He said: “Labour’s Better Plan for Britain’s Prosperity would ban exploitative zero-hours contracts, prohibit employers from requiring workers to be available on the off-chance they are needed, ensure zero-hours contract workers who have shifts cancelled at short notice receive compensation and give employees who consistently work regular hours the right to a fixed-hours contract.
“Ministers have sat on their hands and opposed our plans, in the face of rising insecurity for people.”
By now, we should all know how these Opposition Day debates go – but Wednesday’s discussion of food banks was one of the best examples I’ve heard.
The form goes like this: The relevant Labour shadow minister launches the debate, quoting the facts that support the argument (in this case, that the rise of food banks is a national disgrace and the Conservative-Liberal Democrat government’s policies have caused it), the government denies the charge – always with the same feeble excuses, backbenchers queue up to tell their own damning stories of what has happened to their constituents… and then the government wins the vote because its members have been whipped to vote against the motion, rather than because they believe it is wrong.
The food bank debate was textbook. Not only did it carry all these features, but:
The Secretary of State responsible, Iain Duncan Smith, declined to speak at all, but turned tail and ran after listening to only a small number of speakers.
Minister of State Esther McVey, who spoke in his place, delivered what Labour veteran Gerald Kaufman described as “one of the nastiest frontbench speeches I’ve heard in more than 43 years”.
As one story of government-created hardship followed another, Conservative MPs laughed. Clearly they are enjoying the suffering they are causing across the UK.
Each of these is a damning indictment of the depths to which the Coalition has driven British politics. But the debate is only half of this matter. Now it is our duty to publicise what happened. Many people may not know about this, or may not understand its significance.
They need to understand that food bank use has risen exponentially under David Cameron’s Conservative-led government, from 41,000 people in 2010 to half a million by April this year, one-third of whom were children. People are resorting to them because the cost of living is rising while wages have stagnated and social security benefit payments have been delayed or slashed. The government promised to publish a study on food banks in the summer of this year, but has delayed publication with no stated reason. The government department responsible – DEFRA – did not even put up a minister to speak in the debate.
Probably the most damning indictment was the vote. The Coalition government defeated a motion to bring forward measures that would reduce dependency on food banks. The obvious conclusion is that this government is happy to be pushing ordinary working and jobless people into crushing poverty – and intends to continue putting more and more people in the same situation for just as long as it possibly can.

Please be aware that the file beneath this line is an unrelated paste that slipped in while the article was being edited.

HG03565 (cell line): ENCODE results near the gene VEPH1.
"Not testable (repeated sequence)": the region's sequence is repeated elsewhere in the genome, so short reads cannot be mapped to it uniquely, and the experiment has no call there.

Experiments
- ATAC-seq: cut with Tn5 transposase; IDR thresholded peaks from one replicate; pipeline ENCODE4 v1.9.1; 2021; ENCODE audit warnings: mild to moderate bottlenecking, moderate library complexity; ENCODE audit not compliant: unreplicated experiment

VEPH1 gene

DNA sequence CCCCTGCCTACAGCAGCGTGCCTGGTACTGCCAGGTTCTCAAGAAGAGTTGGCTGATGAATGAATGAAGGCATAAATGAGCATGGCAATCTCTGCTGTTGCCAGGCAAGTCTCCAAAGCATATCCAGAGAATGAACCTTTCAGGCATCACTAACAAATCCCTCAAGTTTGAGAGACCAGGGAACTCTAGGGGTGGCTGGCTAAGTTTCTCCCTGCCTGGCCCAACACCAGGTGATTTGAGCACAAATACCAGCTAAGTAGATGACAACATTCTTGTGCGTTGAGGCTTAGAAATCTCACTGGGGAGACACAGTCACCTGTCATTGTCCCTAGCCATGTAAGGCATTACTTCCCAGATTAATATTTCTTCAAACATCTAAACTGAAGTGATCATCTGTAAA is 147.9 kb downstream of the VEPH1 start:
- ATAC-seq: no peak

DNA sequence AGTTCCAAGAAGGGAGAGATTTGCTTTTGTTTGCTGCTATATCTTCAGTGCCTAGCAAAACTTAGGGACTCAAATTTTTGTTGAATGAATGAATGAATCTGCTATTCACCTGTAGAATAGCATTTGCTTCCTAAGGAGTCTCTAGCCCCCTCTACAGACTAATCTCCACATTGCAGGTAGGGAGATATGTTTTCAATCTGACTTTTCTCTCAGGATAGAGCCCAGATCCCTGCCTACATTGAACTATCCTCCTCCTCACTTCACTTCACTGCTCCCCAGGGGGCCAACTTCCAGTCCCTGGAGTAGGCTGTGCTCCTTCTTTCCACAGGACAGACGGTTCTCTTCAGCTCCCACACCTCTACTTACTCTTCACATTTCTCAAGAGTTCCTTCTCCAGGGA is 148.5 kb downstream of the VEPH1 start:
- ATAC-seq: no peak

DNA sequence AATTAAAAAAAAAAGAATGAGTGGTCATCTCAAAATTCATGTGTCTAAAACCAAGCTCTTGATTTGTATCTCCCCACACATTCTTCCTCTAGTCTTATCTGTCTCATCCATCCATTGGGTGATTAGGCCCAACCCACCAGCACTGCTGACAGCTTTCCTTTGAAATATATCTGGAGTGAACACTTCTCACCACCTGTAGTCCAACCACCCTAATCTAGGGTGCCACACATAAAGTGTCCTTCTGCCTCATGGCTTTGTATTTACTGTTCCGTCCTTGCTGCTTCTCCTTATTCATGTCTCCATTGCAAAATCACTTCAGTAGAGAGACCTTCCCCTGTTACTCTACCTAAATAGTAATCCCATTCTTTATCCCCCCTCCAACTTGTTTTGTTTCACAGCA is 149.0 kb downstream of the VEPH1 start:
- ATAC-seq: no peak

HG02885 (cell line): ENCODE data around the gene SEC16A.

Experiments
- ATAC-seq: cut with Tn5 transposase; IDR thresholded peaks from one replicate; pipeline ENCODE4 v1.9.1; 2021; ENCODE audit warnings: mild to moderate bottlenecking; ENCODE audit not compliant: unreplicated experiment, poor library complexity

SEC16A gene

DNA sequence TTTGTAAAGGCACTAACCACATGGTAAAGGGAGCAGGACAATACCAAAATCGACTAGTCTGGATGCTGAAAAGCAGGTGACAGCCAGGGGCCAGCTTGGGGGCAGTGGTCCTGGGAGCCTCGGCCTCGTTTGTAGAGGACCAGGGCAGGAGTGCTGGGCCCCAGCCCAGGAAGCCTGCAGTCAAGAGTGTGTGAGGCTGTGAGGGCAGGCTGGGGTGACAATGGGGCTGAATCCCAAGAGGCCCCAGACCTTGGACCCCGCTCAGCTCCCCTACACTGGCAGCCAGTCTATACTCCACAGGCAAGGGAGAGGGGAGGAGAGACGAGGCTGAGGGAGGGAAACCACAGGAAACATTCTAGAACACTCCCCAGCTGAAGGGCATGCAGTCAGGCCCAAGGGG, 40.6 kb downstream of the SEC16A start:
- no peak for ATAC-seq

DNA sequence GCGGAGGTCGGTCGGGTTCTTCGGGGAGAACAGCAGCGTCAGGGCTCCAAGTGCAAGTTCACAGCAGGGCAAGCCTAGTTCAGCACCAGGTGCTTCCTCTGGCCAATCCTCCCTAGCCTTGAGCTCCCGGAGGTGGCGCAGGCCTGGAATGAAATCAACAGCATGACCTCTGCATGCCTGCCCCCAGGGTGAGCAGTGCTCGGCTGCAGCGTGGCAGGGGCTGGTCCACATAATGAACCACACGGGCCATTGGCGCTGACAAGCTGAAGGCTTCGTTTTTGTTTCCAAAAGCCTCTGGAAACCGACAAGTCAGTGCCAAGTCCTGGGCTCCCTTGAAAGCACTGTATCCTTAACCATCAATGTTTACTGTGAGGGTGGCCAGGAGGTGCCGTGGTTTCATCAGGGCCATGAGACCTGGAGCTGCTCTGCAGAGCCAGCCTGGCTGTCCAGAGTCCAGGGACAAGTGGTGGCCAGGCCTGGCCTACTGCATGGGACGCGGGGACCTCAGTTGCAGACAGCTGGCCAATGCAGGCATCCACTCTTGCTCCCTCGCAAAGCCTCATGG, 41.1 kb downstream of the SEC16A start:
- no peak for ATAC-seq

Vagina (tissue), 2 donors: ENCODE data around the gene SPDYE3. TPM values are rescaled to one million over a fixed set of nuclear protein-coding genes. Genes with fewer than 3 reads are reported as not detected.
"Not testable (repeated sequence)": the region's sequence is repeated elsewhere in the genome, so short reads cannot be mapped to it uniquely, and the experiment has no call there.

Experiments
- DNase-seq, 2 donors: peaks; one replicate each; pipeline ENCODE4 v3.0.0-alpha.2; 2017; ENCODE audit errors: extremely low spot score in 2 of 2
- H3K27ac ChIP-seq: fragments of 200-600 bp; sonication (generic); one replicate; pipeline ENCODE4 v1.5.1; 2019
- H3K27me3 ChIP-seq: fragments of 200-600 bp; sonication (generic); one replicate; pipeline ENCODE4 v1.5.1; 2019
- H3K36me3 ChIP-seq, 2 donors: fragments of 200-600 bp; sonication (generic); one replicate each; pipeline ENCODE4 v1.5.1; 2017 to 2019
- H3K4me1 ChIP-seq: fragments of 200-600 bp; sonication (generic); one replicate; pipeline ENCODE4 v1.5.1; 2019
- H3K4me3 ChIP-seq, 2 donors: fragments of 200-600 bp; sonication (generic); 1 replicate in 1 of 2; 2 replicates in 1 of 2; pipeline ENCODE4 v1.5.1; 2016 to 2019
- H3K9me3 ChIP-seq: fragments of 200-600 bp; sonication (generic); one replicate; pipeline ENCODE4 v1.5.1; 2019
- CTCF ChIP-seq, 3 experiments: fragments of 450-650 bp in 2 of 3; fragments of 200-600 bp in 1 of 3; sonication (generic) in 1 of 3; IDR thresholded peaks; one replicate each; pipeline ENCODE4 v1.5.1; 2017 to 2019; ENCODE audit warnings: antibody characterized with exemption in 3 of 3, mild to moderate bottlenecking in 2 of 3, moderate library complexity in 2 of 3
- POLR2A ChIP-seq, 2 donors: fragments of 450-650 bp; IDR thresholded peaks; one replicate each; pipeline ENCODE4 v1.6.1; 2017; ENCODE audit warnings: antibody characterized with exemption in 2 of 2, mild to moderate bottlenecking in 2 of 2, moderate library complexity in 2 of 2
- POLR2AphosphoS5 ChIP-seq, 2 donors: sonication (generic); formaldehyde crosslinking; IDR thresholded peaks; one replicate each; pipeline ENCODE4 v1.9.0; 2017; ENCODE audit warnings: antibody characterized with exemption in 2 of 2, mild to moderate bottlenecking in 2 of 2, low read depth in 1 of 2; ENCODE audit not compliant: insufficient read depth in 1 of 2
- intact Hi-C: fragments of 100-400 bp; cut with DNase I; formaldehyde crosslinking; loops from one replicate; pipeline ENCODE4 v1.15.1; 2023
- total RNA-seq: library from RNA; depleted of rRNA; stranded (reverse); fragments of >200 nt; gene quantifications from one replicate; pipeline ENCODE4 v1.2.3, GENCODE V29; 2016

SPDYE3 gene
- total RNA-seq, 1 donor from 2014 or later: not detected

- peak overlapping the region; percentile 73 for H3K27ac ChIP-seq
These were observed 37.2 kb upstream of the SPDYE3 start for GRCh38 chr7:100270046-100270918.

We heard that:
People in Slough are fighting each other over discount fruit and vegetables in the local Tesco.
Food banks are visited by skilled workers who are unable to get jobs because of Coalition government policies.
Serious failures including administrative error in the benefit system mean one-fifth of the people visiting food banks are there because the Department for Work and Pensions has been unable to do its job properly.
The Bedroom Tax has hugely increased the number of people using food banks.
“The working poor are emerging as the Prime Minister’s legacy, as millions of people live in quiet crisis.” (Labour’s Jamie Reed).
In response, the Tories trotted out the old, old arguments, trying yet again to sell us the long-disproved claim that Labour forced the country into poverty by mismanaging the national finances. We heard, again, the turncoat Lord Freud’s claim that people were visiting food banks because the items there were free (ignoring the fact that everyone who visits a food bank is referred by a qualified organisation, and verified as being in crisis). We heard, again, the suggestion from our ignorant Education Secretary Michael Gove, that people are turning to food banks because they cannot manage their own finances (good management makes no difference if costs outweigh income; but then he clearly hasn’t been educated well enough to understand that).
Esther McVey’s speech showed clearly why she should have remained on breakfast television, where comparatively few people had to put up with her. She accused the previous Labour government of a “whirl of living beyond our means” that “had to come to a stop” without ever pausing to admit that it was Tory-voting bankers who had been living beyond their means, who caused the crash, and who are still living beyond their means today, because her corporatist (thank you, Zac Goldsmith) Conservative government has protected them.
She accused Labour of trying to keep food banks as “its little secret”, forcing Labour’s Jim Cunningham to remind us all that food banks were set up by churches to help refugees who were waiting for their asylum status to be confirmed – not as a support system for British citizens, as they have become under the Coalition’s failed regime.